Well-known atheist Michael Newdow is old news. Few mainstream media outlets are covering the suit he filed Dec. 30 in U.S. District Court to strip prayer and any mention of God from the inaugural ceremony of President-elect Barack Obama. Of those that are reporting on the suit, however, the Washington Post and MSNBC gave Newdow and his fellow litigants a largely unchallenged platform to argue their case.
Newdow has long fought to impose a tyranny of the minority, failing in attempts to remove God from inaugural ceremonies in 2001 and 2005, and losing a U.S. Supreme Court battle in 2004 to remove the phrase "under God" from the Pledge of Allegiance. He was joined in the current suit by the American Humanist Association (AHA), the Freedom From Religion Foundation and others. The suit names U.S. Supreme Court Chief Justice John Roberts, Rev. Rick Warren, liberal California senator Dianne Feinstein and several other individuals associated with the inaugural events as defendants in their case.
In her Dec. 31 article, Post reporter Nikita Stewart cited a portion of the lawsuit that labeled the prayers "completely exclusionary, showing absolute disrespect to Plaintiffs and others of similar religious views, who explicitly reject the purely religious claims that will be endorsed, i.e., (a) there exists a God, and (b) the United States government should pay homage to that God."
Stewart also quoted Bob Ritter, staff attorney for the AHA, saying, "the group could win ‘as long as the judges uphold the Constitution.'"
The only counterpoint to the atheist view appeared in the final two paragraphs of Stewart's article and was pulled from a statement released by the Becket Fund for Religious Liberty. Scott Walter, executive director of the Becket Fund noted in the statement "Newdow's lawsuit over the inauguration is a lot like the streaker at the Super Bowl: a pale, self-absorbed distraction. And anybody who looks at it carefully can see there's not much there."
MSNBC's report failed to include any kind of counterpoint to his new claim and simply quoted a Dec. 29 Washington Examiner article in which he stated, "Equality is important to me. We should show equal respects for all of our citizens, regardless of their race, gender or religion."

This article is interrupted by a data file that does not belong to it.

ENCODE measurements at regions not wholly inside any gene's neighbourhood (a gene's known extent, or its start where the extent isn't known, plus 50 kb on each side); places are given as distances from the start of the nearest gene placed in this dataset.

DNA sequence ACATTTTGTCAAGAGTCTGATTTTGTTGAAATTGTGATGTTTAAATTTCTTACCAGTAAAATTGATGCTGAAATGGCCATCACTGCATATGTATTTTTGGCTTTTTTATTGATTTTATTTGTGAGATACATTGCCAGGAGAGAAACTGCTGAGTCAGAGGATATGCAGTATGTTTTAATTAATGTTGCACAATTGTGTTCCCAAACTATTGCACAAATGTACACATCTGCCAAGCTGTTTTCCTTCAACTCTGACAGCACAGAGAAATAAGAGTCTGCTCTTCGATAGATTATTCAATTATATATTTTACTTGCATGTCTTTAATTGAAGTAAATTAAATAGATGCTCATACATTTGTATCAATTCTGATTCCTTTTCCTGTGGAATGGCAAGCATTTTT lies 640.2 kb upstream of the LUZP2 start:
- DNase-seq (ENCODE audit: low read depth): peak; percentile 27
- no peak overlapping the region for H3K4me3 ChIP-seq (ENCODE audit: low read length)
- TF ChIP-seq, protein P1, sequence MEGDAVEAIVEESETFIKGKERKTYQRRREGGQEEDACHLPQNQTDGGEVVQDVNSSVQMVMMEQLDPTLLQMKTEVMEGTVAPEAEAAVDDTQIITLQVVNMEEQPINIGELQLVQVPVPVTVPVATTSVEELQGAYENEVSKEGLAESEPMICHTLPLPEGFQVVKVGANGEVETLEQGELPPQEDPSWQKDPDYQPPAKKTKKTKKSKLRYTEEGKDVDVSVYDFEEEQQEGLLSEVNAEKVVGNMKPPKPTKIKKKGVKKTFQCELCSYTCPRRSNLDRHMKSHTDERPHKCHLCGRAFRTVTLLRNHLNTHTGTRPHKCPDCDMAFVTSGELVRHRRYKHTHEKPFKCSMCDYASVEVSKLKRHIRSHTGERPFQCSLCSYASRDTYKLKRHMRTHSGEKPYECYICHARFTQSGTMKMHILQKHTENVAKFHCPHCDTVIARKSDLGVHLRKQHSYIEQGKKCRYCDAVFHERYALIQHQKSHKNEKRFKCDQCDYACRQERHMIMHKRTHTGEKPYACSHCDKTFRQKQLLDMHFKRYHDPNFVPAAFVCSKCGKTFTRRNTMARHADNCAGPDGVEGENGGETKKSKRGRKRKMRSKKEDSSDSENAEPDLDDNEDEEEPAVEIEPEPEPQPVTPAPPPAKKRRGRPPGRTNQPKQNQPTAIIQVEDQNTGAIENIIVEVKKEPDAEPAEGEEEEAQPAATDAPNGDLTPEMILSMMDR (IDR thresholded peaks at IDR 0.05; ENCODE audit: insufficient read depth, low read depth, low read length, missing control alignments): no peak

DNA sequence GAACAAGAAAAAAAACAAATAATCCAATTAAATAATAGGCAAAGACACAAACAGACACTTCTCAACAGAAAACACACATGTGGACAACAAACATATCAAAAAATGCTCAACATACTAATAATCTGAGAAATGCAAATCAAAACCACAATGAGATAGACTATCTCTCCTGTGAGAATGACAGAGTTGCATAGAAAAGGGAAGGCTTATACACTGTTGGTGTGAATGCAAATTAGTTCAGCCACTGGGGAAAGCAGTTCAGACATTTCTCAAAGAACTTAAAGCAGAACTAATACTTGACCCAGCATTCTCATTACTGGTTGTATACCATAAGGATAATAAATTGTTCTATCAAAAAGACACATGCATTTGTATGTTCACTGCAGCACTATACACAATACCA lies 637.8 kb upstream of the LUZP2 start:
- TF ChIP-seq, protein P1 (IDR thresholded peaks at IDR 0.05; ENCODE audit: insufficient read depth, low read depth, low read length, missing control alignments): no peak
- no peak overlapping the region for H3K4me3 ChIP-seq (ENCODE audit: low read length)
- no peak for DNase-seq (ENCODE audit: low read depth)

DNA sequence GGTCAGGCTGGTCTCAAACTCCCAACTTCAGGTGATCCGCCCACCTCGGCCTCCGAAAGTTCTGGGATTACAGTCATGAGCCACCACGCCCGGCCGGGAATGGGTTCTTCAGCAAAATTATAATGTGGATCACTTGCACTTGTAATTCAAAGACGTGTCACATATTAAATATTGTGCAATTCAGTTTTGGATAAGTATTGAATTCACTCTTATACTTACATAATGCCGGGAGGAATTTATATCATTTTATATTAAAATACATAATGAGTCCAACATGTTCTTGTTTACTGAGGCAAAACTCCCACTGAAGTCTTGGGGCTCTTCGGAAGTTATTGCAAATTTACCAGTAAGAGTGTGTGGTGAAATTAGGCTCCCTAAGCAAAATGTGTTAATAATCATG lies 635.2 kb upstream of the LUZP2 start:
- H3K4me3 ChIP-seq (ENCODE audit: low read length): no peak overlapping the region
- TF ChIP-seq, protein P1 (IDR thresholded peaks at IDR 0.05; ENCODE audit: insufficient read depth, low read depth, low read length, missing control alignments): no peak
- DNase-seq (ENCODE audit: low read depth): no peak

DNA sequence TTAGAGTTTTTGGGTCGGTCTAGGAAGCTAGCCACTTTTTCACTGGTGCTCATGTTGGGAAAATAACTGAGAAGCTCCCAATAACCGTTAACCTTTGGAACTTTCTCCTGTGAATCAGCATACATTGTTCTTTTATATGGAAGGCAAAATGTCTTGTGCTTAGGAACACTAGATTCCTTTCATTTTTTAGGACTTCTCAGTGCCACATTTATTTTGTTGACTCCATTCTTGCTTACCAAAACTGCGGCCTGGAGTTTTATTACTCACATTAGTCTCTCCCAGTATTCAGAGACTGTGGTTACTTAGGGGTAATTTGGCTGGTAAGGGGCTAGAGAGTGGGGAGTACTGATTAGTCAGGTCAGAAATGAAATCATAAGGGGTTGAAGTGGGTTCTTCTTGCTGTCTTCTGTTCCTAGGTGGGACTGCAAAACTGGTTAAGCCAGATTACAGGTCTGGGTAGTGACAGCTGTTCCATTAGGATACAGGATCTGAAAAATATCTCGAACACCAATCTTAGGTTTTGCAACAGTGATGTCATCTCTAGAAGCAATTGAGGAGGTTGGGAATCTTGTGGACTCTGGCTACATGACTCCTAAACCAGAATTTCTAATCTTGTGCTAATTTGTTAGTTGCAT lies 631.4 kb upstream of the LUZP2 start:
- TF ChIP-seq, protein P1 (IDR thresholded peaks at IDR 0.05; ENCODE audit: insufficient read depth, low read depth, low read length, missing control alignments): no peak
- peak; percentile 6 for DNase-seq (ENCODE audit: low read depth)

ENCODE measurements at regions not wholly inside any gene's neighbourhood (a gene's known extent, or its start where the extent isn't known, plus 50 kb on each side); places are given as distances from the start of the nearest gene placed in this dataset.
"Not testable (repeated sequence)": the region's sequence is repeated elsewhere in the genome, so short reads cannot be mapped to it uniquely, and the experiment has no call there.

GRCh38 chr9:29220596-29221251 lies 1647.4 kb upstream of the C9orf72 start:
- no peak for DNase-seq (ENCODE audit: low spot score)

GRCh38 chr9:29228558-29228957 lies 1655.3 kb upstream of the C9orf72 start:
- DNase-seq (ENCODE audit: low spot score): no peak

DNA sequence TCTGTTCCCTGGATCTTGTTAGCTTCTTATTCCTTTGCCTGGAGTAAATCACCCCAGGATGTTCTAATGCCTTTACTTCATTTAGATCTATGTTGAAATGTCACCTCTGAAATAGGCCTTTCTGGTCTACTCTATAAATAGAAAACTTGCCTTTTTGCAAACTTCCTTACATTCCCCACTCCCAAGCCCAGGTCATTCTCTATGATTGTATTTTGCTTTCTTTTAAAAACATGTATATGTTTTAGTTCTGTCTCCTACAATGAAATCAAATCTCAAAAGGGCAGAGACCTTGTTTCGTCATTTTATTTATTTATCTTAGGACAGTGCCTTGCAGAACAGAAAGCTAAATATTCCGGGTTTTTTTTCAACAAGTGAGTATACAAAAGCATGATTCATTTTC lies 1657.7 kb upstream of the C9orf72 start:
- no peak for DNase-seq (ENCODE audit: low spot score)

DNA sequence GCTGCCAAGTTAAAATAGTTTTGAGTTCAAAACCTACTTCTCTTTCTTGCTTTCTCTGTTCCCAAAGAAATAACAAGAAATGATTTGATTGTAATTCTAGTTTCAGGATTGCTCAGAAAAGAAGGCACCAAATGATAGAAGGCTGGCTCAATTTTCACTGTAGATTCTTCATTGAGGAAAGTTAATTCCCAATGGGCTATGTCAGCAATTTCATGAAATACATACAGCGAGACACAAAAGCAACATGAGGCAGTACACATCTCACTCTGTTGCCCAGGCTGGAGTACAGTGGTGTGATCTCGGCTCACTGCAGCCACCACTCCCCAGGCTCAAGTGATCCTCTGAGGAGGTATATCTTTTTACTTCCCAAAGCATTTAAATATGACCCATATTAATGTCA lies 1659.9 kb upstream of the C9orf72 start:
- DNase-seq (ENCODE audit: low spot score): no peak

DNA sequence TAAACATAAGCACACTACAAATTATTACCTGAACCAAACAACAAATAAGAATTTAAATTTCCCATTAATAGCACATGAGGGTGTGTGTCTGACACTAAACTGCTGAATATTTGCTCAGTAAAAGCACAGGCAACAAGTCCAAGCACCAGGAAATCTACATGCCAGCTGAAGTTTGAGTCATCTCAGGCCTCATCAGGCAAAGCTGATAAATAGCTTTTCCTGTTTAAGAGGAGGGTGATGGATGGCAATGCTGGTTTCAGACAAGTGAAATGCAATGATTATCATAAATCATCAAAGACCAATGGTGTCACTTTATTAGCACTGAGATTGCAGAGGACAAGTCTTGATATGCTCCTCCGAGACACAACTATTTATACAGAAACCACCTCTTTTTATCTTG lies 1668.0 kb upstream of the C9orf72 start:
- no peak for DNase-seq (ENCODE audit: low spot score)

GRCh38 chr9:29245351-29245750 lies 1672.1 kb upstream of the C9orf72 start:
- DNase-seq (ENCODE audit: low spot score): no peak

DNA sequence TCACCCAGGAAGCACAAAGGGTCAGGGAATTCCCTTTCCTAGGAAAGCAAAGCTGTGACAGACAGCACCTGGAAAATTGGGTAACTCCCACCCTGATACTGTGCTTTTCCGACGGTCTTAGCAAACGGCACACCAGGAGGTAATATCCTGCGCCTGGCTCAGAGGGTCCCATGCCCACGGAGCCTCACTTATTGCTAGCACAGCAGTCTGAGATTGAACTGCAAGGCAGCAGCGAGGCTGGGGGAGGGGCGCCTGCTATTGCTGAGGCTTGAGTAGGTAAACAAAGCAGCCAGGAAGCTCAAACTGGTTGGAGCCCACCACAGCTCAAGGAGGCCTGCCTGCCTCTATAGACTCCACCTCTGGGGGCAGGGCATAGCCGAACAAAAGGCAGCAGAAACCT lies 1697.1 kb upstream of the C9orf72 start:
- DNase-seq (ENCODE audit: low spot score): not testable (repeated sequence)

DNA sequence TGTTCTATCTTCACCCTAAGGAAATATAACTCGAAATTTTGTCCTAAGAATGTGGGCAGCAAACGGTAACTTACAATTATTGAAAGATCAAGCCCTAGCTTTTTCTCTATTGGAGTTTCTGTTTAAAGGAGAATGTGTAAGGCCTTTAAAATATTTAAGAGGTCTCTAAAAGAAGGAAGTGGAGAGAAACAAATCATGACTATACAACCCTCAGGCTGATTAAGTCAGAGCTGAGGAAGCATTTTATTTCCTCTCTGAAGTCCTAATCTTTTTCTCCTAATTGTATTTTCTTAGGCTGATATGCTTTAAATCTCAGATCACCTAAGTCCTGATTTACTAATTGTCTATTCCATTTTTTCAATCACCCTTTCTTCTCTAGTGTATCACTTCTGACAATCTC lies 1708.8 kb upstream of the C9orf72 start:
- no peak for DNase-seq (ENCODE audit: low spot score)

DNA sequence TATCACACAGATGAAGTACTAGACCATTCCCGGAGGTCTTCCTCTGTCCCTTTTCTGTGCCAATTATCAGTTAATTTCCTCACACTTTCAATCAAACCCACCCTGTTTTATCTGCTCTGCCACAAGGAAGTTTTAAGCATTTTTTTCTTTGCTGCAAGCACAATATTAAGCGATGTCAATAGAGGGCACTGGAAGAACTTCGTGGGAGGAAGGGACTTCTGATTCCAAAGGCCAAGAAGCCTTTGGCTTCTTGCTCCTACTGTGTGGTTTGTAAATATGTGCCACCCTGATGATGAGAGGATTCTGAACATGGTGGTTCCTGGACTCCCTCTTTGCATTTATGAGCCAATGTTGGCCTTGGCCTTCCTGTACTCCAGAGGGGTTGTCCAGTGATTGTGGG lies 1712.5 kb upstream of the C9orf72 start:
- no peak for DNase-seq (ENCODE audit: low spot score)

Both Fox News and the Examiner offered counterarguments to Newdow's claim. The Examiner's Kathleen Miller reported that Prof. Ron Allen, a constitutional law expert at Northwestern University believes "No one thinks the government is establishing a church by the president saying ‘so help me God' at his own initiative when taking the oath. I don't think the courts will intervene."
Fox News invited Dan Barker, co-president of the Freedom From Religion Foundation and Peter Sprigg, the Family Research Council's vice-president of policy, to debate the issue during the Dec. 30 broadcast of America's News HQ. Barker alleged that Chief Justice Roberts is "overstepping his authority in inserting the phrase "So help me God" in the presidential oath" and that it "is un-American...unfair...marginalizes. It makes those of us good Americans who don't believe in God second-class citizens."
Sprigg shot back, "having a simple prayer at an inaugural ceremony doesn't come anywhere close to" violating the Establishment Clause in the First Amendment. Sprigg further argued, "Ironically, if a lawsuit like this were to succeed, we would in effect be establishing atheism as the national religion by barring any mention of God or any allusion to religion in any public ceremony."
Perhaps, as he asserted, Newdow does believe in "equal respects for all of our citizens, regardless of their race, gender or religion.". But with this lawsuit, he and his cronies clearly indicated their belief that atheists are more equal than those who believe in God.